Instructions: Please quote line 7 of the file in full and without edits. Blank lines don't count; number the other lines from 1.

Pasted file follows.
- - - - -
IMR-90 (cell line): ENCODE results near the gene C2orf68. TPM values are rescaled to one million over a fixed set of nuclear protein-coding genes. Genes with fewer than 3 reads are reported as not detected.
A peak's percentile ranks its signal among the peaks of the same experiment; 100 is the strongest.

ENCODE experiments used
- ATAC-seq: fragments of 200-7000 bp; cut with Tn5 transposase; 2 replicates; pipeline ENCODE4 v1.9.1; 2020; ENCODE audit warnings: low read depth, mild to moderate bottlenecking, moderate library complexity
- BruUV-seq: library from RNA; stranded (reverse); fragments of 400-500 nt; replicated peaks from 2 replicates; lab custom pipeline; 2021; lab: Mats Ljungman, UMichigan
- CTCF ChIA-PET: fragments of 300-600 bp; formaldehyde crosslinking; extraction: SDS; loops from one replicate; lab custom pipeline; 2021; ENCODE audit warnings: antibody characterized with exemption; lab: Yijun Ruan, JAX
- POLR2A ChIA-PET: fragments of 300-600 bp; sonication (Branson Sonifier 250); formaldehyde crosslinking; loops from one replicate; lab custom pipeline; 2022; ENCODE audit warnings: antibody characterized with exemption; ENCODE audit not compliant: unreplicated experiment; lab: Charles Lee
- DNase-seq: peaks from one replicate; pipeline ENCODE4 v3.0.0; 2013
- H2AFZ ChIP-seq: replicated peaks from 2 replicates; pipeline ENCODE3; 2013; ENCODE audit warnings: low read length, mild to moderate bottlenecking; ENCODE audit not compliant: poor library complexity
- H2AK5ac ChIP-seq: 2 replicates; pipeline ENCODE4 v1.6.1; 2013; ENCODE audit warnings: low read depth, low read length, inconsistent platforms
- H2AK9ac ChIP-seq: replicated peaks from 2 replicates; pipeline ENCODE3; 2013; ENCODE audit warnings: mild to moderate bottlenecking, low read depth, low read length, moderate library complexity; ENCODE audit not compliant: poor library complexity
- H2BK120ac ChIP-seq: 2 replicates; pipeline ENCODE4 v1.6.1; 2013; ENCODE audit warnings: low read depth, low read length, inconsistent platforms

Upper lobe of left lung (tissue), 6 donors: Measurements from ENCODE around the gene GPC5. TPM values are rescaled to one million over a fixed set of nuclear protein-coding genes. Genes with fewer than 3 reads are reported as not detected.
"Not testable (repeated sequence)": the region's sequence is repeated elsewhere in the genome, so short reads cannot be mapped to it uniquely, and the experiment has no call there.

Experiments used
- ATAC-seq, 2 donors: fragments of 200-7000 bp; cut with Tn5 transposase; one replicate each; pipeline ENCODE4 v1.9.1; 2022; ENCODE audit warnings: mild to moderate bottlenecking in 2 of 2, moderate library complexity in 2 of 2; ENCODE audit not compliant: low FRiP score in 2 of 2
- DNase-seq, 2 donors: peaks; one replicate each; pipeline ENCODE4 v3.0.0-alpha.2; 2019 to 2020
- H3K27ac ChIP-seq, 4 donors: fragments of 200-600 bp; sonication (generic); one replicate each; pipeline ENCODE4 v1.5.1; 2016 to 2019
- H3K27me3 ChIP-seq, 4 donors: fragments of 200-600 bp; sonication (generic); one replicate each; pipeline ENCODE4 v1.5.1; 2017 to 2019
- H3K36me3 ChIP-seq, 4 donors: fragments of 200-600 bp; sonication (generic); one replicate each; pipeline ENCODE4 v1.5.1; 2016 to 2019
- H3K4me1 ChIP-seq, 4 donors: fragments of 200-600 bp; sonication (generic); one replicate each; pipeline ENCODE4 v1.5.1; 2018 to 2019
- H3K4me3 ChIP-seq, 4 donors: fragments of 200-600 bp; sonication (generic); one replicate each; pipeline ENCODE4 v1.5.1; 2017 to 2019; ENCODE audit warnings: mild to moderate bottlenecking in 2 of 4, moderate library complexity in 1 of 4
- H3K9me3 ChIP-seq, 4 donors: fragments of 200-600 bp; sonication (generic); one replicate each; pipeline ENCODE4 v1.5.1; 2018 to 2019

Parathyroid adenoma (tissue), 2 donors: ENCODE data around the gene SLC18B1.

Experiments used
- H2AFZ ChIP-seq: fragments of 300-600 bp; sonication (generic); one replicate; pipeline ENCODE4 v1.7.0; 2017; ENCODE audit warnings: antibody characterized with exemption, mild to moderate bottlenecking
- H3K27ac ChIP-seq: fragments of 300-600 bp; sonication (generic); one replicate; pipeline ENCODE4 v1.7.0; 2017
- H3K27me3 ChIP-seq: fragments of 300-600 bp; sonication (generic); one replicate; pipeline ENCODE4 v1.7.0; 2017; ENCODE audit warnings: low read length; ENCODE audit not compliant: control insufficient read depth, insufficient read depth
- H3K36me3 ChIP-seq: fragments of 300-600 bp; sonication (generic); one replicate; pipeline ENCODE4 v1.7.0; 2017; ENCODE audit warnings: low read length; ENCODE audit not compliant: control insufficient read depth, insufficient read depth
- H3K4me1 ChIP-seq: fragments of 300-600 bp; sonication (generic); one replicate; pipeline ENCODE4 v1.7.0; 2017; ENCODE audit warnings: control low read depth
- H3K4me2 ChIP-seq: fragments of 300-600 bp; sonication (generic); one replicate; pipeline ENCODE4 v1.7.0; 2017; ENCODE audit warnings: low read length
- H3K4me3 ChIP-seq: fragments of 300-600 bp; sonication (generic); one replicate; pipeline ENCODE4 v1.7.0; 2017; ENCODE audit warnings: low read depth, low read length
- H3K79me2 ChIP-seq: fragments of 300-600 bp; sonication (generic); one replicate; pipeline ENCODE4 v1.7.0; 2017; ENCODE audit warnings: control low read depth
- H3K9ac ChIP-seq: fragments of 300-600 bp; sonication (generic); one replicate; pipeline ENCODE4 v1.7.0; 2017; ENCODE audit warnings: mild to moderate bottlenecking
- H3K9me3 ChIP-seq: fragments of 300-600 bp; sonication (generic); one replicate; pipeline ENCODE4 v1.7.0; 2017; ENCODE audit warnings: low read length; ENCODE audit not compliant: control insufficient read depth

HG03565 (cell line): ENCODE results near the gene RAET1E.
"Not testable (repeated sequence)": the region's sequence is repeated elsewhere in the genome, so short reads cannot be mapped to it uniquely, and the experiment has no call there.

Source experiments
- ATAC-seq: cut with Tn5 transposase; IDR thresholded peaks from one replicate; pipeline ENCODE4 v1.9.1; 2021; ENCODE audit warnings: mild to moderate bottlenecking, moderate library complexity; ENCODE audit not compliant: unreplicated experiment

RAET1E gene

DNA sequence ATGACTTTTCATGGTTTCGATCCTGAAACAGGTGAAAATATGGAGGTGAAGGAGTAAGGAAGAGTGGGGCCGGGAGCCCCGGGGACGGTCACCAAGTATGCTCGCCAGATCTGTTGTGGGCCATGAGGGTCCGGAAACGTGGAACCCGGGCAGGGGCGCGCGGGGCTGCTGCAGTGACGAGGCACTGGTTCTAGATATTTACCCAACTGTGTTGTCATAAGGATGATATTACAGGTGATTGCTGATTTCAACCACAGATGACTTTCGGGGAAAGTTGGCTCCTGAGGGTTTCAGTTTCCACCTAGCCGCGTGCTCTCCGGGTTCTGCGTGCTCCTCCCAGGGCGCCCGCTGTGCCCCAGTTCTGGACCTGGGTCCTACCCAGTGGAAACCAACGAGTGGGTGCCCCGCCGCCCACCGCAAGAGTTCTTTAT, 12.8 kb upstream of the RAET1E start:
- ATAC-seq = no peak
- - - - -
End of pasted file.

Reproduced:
- POLR2A ChIA-PET: fragments of 300-600 bp; sonication (Branson Sonifier 250); formaldehyde crosslinking; loops from one replicate; lab custom pipeline; 2022; ENCODE audit warnings: antibody characterized with exemption; ENCODE audit not compliant: unreplicated experiment; lab: Charles Lee